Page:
THERE'S a sad predictability to the events that led to the shooting of Barney McGinley (inset below) at a Traveller wedding in Newtownbutler, Co Fermanagh last week.
It's been reported that the murder was in retaliation for a savage assault on two men who were attacked with slash hooks and machetes last year.
In other words, a feud within the Travelling community - yet another violent dispute.
At this point it is only right to state that only a small minority of Travellers are engaged in such sickening lawlessness and violence.
But in recent years the thugs involved in this warfare, from the various Traveller families, have wreaked havoc and mayhem among the law-abiding and the decent members of the Traveller community.
Meanwhile, various governments have spent millions of euro on Traveller accommodation and halting sites.
Sadly, as a result of fears, intimidation and threats, many decent Traveller families have had to leave their homes, uproot their children and move away.
Hundreds of Travellers homes and halting site bays around the country are now abandoned and in ruins because of this constant feuding.
Some Travellers have even been forced to emigrate to the UK and elsewhere lest they become victims. Family occasions like weddings, funerals and christenings are all too often the venues where the warring clans clash and old scores are settled.
Despite the best efforts of the gardai and the deployment of mediators, these conflicts are still raging.
Earlier this month, on the main street in Portlaoise, feuding Travellers clashed in a pitched battle. Panic-stricken bystanders fled as the gangs engaged in hand-to-hand fighting.
Many were armed with deadly weapons. It took more than 30 gardai to calm the situation.
This type of scenario is not unique. It has been repeated around the country in towns like Athlone, Tuam, Tralee, Waterford and Galway - and the suburbs of Dublin.
Such feuding costs the State. Witness the extraordinary security operation mounted by the gardai in Athlone this week for the funeral of Barney McGinley.
The toxic macho culture and the glorification of violence amongst a minority of males is a major factor in perpetuating these feuds.
Sadly, I have little hope for optimism any time soon that this minority element will come to their senses.
IT was recently proposed that the newly-opened Newlands Cross flyover should be named after Veronica Guerin.
The proposal was made at a South Dublin County Council area meeting last year and was due to go for public consultation.
If the proposal was accepted it would have been a fitting lasting tribute to a fearless and courageous woman who is fondly remembered, respected and admired by every decent law-abiding person in this State.
Alas, there now appears to be some doubt about the whole idea after Sinn Fein came out against it.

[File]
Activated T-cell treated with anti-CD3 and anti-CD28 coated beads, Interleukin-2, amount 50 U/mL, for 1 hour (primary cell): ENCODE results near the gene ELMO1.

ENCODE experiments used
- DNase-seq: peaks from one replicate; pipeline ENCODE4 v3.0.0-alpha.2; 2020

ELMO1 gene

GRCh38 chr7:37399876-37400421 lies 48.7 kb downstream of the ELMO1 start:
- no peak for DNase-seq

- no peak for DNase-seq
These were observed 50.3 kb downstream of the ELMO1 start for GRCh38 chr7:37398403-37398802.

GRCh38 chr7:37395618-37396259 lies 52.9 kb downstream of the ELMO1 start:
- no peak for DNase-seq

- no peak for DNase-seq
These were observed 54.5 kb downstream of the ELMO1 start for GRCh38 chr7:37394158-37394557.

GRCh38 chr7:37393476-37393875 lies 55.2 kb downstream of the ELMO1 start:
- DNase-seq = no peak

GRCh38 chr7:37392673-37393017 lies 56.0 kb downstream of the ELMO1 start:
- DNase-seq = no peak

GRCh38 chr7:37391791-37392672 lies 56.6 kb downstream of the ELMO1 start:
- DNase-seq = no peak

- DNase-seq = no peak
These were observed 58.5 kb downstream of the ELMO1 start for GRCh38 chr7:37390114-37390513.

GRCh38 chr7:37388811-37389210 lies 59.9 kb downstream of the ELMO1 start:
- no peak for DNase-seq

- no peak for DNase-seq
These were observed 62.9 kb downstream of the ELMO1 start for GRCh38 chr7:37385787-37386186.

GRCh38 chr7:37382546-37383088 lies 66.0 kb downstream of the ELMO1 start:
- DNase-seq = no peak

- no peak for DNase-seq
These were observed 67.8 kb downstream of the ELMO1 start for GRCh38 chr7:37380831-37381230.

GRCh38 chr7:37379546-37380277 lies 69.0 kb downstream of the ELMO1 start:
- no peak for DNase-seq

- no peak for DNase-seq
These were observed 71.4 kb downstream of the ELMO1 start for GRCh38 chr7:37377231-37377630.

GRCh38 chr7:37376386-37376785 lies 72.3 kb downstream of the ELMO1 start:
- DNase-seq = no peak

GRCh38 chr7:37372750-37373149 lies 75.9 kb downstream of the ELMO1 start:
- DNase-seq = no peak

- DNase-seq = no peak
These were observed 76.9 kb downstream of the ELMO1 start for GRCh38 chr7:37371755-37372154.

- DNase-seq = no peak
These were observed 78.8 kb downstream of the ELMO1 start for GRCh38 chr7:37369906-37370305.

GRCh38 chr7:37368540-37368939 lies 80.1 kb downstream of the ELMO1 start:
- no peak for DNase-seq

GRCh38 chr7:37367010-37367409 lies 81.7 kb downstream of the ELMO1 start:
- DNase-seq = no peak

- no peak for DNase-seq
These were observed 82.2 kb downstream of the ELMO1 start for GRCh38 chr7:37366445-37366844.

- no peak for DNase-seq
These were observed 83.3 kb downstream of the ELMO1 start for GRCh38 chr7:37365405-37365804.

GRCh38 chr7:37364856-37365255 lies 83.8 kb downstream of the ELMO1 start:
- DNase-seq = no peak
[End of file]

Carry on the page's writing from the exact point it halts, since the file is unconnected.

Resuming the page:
SF councillor Jonathan Graham claimed that the move would be inappropriate, stating that it would lead to a hierarchy of victims.
Hold on. Isn't Sinn Fein the same party that glorifies the exploits of IRA "freedom fighters" in Belfast and other areas of Northern Ireland.
Isn't this the same party who fought to retain Raymond McCreesh Park in Newry, named after an IRA man?
The Shinners rowed back on their position last week, denying that they had attempted to block the proposal. In the meantime, the Guerin family have made their feelings known and no longer want to associate themselves with the proposal. I tend to agree.
Veronica Guerin was murdered because of her work as a journalist, upholding the role of a free press. The Irish people do not need a commemorative flyover to remember her name or her legacy.
TV presenter Jennifer Maguire was in the news this week, revealing that she plans to take only 10 weeks off work after the birth of her first baby.
This may sound like a short amount of time - that's becaues it is. As an independent contractor, Jennifer doesn't get maternity benefits. When her 10 weeks is up the presenter, like other self-employed new mums, will have to go back to work to pay the mortgage and the bills. Luckily for Jennifer, her partner can take care of their baby.
But many mums in her position have to leave their infant in a crèche, unless family can step in to help. The cost of such care is huge and amounts to almost a second mortgage.
The whole country was elated at the news from New Zealand – Ireland had beaten the West Indies in the World Cup. This win is on a par with our first victory over Pakistan in 2007 and our win over England in 2011. This was no flash in the pan or fluke. It surely represents the emergence of Ireland as a major cricketing power. Prepare to be bowled over again.
Farmer Rory O’Brien was jailed for 18 months this week for animal cruelty offences. The judge described the Cork man’s treatment of pigs, which led some animals to eat others, as “cruelty on an industrial scale”. It is difficult to imagine how anyone could treat defenceless animals in such a wanton fashion. O’Brien deserves to spend every day of his sentence behind bars.